National Pan-Hellenic Council of Memphis delegates pictured from left to right are: Willie Davis, Dannitria Williams, Pres. Darrell S. Catron, Mishia Thomas, Yolanda Dogan and Charles Williams. (Courtesy photo)

Come October 2019, the city of Memphis will be draped in a sea of colors, from pink and green to red and white to purple and gold and various colors in between, thanks to Memphis being selected as the host of the 2019 National Pan-Hellenic Council Leadership Conference.

“Leaders from the Divine 9 Black Greek organizations and thought leaders from all over the country will be here,” said Darrell Catron, president of the National Pan-Hellenic Council of Memphis (NPHCM). “Our leaders are being called to the table, and we’re going to take care of some family business, namely, the upcoming 2020 election.”

This 2019 Memphis destination has been brewing since 2015 when Catron and other Greeks traveled to Mobile, Ala., for the biannual leadership confab. Dallas had secured the 2017 convention.

“I left Mobile determined to launch a serious and intentional effort to get that meeting here in 2019. Kermit Madison of the Convention and Visitors Bureau bought into the idea right away. … We knew we had a shot, but we were going up against Baltimore. And that’s one of the largest convention cities in the nation,” Catron said.

“We invited the committee to our suite, and we showed them all the wonderful things in our city. They got great gift bags with ‘All Things Memphis.’ And that was it… We are grateful to Mayor (Jim) Strickland and his administration for the support we received in this endeavor.”

The five-day meeting is projected to attract 1,500 delegates and pump several million dollars into the local economy. After an opening social event and, possibly, a golf tournament, the rest of the time will be devoted to “the business at hand – devising strategies on making the 2020 election successful,” Catron said.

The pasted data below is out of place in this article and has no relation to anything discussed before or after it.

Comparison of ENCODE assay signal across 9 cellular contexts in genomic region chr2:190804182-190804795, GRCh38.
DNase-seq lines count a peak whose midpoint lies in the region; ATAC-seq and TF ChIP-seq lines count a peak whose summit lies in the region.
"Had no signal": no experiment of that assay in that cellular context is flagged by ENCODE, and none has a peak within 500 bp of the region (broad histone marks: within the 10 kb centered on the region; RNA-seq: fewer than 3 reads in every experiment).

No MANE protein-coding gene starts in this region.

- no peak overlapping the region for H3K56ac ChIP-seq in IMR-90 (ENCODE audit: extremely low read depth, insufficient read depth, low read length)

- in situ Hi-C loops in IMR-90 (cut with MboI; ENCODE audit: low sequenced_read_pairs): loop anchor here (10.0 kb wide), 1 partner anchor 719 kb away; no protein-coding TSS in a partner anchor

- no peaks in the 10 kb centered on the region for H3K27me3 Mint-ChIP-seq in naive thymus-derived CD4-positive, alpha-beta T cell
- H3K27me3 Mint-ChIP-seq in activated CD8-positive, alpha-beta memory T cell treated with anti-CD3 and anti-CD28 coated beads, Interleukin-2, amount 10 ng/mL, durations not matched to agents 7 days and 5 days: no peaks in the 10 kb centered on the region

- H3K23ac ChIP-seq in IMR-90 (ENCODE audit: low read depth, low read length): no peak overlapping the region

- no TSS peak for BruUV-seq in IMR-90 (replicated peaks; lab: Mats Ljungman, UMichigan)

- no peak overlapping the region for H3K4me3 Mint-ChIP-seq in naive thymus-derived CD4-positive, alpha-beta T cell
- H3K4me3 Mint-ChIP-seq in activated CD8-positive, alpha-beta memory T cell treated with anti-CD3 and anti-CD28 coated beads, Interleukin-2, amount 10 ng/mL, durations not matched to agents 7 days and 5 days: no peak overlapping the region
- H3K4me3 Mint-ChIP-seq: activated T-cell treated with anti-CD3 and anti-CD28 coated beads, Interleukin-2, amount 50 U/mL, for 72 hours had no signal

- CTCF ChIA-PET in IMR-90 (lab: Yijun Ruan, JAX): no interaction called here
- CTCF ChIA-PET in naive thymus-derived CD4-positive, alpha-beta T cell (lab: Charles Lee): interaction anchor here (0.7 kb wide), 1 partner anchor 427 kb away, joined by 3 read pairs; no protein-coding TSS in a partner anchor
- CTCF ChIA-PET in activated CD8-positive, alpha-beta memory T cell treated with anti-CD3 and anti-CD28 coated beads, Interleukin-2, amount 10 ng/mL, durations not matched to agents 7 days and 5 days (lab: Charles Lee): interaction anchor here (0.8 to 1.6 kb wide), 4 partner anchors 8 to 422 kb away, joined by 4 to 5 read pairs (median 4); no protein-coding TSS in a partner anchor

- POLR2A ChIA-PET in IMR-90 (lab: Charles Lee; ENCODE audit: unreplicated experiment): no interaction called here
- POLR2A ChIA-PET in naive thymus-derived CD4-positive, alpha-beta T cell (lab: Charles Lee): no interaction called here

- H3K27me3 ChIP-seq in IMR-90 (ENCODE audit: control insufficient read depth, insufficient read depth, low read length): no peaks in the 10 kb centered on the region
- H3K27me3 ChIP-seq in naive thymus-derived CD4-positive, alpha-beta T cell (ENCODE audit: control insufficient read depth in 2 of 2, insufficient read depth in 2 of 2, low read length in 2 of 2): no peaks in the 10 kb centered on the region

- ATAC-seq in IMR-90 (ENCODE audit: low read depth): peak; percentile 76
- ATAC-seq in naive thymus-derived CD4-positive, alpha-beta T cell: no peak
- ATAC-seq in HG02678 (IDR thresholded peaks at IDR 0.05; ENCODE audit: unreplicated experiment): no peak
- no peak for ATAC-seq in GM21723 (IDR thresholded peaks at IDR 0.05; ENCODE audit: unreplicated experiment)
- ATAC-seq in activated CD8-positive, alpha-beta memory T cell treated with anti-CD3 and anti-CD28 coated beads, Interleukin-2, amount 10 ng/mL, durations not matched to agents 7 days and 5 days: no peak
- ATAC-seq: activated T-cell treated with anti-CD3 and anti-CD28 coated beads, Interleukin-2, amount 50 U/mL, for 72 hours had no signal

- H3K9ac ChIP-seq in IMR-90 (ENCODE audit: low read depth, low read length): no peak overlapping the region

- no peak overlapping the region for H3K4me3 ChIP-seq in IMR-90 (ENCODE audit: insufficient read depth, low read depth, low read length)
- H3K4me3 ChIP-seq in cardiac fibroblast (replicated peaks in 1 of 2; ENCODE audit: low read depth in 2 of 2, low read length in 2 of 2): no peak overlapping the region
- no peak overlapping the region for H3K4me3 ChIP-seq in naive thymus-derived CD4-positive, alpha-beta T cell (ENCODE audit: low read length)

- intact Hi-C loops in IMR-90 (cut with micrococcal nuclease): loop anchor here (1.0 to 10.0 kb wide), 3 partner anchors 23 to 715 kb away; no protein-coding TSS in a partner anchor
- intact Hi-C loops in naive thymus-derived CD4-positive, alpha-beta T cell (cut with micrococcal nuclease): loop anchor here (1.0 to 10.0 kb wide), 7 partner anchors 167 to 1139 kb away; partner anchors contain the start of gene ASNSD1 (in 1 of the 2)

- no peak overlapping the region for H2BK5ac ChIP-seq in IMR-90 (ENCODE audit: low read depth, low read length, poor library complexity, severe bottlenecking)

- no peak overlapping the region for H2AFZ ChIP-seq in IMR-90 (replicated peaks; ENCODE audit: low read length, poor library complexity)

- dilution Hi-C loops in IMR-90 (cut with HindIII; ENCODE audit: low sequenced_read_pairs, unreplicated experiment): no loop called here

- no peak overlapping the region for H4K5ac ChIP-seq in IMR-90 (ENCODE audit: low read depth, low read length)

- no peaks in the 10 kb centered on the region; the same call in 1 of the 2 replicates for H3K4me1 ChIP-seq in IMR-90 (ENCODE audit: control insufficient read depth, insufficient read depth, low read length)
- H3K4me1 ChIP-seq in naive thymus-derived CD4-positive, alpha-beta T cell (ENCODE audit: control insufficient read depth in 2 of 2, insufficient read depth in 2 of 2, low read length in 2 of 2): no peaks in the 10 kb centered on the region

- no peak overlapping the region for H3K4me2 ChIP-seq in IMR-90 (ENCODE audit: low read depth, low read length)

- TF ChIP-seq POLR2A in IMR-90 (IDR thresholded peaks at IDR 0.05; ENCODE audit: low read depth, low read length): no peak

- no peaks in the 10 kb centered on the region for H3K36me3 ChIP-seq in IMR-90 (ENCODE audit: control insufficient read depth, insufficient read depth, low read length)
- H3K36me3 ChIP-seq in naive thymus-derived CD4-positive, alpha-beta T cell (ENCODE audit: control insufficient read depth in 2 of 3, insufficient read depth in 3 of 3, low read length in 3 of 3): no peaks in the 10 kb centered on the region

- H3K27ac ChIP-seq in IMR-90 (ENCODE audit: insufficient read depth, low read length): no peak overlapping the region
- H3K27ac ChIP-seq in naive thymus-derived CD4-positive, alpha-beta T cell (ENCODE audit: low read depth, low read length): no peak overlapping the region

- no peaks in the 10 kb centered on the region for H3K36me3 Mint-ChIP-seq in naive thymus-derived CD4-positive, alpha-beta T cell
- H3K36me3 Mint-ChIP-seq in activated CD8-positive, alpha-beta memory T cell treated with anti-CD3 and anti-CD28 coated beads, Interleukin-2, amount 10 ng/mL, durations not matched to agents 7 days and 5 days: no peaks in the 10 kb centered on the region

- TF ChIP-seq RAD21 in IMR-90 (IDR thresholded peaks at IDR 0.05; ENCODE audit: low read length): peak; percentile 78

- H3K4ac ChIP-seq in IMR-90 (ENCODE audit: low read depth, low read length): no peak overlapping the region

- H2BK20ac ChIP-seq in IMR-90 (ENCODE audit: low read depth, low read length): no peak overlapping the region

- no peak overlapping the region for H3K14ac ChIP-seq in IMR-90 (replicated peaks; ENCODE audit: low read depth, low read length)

“We have invited other thought leaders to join us at the table – presidents of historically black colleges and universities as well as leaders from the NAACP and the Urban League. We are going to be the change that we want to see.”

Lloyd M. Stallings, national conference planning chairman on the NPHC executive board, said the presence of St. Jude Children’s Research Hospital made Memphis a clear choice.

“We have spearheaded service projects over the years to benefit St. Jude. And we thought it would be great to have Memphis host the 2019 gathering.

“We’re planning to take care of the Greek members’ development and parliamentary issues. Then after that, we will be about the business of galvanizing our troops for the 2020 election. Issues like how to obtain vans for transporting people to the polls, strategies to take back on conducting voter registration drives.”

Stallings said work also is underway with NOBLE, the National Organization of Black Law Enforcement, to “come up with ways to bring back the old community policing when we get back home.”

There are more than 25,000 Divine 9 members in Greater Memphis.

(The National Pan-Hellenic Council was founded in 1930, during the time of racial segregation. Founding Greek organizations were: Kappa Alpha Psi, Omega Psi Phi, Alpha Kappa Alpha, Delta Sigma Theta, and Zeta Phi Beta. The other Divine 9 members are: Alpha Phi Alpha (1931), Phi Beta Sigma (1931), Sigma Gamma Rho (1937) and Iota Phi Theta (1996).